Initially it will be used to look up, say, manticores or minotaurs or Apollo or Artemis or Thor or Loki or the Asphodel Meadows or Anubis or Ammit or Ouranus or the cyclopes. Etc. (You can probably guess what we've been reading/watching lately just from that!) Then on from there for a broader view of world mythology. I'd love a book that includes American, Subcontinental and East Asian, and Islander & Australian mythologies, but could live without it and get those in separate volumes if there's a really really good Euro/North African/Middle East volume I should be looking at.

Should I settle on multiple DK volumes, one for each set of mythologies? Larousse has been mentioned - but is it well-illustrated enough and interesting enough for a child in lower primary school? Something else? Am prepared to pay a fair bit for a nicely presented suitable hardback, or multiple quality smaller volumes. Can import from USA or UK.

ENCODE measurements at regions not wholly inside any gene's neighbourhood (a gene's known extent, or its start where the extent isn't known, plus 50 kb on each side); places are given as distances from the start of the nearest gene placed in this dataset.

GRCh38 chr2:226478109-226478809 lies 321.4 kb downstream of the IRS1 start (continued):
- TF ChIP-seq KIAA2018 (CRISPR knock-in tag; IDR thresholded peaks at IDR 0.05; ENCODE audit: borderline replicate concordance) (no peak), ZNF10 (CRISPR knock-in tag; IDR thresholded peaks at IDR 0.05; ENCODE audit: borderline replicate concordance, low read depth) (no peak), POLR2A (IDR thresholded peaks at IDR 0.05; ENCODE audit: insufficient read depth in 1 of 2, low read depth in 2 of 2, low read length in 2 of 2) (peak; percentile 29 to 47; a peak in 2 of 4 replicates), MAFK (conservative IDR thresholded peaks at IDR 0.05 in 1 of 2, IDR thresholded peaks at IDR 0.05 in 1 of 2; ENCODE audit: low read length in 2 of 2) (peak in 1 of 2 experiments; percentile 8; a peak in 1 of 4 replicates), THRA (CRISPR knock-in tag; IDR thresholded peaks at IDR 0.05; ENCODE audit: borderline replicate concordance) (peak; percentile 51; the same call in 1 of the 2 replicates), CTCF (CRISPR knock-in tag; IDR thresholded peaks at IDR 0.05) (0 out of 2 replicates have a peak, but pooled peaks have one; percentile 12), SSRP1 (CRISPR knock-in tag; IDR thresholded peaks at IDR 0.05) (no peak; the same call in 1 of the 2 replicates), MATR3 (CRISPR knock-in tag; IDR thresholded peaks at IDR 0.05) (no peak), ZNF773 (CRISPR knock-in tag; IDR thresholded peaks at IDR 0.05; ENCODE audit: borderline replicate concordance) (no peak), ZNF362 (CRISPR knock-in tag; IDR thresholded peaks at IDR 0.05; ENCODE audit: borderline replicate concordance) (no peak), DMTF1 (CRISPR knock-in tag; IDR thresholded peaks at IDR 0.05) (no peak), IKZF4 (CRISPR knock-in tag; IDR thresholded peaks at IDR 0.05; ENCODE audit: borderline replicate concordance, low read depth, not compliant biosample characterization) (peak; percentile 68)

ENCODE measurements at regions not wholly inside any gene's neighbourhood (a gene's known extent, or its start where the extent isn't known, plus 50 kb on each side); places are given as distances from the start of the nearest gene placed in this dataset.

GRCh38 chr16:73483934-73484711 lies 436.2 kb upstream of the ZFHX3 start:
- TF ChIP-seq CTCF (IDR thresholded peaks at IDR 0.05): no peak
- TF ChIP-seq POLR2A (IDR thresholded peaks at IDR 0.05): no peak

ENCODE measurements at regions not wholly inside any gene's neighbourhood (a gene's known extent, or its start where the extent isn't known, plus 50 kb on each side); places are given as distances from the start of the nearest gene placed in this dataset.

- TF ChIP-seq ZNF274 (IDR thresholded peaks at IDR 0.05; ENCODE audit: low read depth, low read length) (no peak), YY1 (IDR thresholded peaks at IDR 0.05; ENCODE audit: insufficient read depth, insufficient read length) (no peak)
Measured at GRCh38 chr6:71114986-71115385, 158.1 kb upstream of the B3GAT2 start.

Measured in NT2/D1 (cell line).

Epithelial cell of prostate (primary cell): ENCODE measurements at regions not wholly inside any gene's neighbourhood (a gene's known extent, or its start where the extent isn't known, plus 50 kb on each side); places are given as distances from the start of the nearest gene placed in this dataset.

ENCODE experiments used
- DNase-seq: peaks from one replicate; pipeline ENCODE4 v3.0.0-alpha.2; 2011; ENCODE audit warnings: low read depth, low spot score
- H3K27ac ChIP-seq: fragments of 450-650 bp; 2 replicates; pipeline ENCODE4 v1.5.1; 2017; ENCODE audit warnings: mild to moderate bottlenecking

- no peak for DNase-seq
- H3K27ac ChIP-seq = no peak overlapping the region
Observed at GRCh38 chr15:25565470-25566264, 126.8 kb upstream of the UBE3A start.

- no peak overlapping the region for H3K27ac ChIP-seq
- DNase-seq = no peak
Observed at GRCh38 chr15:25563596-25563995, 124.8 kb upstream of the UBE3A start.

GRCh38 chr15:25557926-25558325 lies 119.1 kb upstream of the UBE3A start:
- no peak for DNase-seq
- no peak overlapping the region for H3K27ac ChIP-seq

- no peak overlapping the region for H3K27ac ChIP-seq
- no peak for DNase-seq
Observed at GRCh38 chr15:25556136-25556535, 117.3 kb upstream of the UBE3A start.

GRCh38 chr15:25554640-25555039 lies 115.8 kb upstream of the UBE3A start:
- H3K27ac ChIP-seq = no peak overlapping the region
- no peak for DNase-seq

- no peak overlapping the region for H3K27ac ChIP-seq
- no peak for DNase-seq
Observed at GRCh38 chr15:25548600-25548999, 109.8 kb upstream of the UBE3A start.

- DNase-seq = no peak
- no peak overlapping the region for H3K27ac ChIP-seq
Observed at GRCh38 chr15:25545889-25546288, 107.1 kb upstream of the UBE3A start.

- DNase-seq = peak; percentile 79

I'd appreciate any help!
msmcknittington: Dr. Spacemen mispronouncing diabetes (30 Rock diabetes)
[personal profile] msmcknittington
I was having a conversation in [ profile] cleolinda's journal on LJ about how frustrating the Dies the Fire and other books in that universe by SM Stirling are because of the ableism. This is a pretty big stumbling block for me in postapocalyptic fiction, because I have insulin-dependent diabetes, and I basically see myself written out of the story whenever I pick up one of these books. And not just "you don't exist" but "you existed, but you died a horrible death which the author just couldn't be bothered to write about".